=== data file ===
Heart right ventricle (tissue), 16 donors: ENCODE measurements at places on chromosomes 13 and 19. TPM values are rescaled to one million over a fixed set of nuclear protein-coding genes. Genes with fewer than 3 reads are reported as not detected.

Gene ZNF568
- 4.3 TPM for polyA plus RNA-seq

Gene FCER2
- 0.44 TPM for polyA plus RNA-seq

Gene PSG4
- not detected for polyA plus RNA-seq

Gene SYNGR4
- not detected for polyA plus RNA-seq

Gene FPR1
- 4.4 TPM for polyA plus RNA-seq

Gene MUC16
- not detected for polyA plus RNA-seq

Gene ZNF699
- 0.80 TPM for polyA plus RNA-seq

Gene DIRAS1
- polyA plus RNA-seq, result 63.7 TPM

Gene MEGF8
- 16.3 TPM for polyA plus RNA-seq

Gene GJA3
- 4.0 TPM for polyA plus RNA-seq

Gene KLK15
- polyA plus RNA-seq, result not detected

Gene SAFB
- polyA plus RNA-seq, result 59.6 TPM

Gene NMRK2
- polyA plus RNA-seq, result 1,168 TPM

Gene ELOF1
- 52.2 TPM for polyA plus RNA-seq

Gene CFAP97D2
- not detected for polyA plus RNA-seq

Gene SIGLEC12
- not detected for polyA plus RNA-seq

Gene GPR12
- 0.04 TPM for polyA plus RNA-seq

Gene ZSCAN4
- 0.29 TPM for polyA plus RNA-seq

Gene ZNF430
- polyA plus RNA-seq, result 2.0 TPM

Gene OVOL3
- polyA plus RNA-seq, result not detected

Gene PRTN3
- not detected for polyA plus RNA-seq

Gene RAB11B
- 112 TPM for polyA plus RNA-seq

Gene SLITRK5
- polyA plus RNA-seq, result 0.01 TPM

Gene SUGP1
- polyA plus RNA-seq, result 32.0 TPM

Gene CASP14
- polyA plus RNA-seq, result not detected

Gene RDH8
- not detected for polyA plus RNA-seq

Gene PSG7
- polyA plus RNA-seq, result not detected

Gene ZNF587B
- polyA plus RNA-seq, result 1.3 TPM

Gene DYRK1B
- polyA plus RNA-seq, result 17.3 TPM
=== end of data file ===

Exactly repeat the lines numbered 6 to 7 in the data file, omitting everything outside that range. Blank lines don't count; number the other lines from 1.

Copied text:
Gene PSG4
- not detected for polyA plus RNA-seq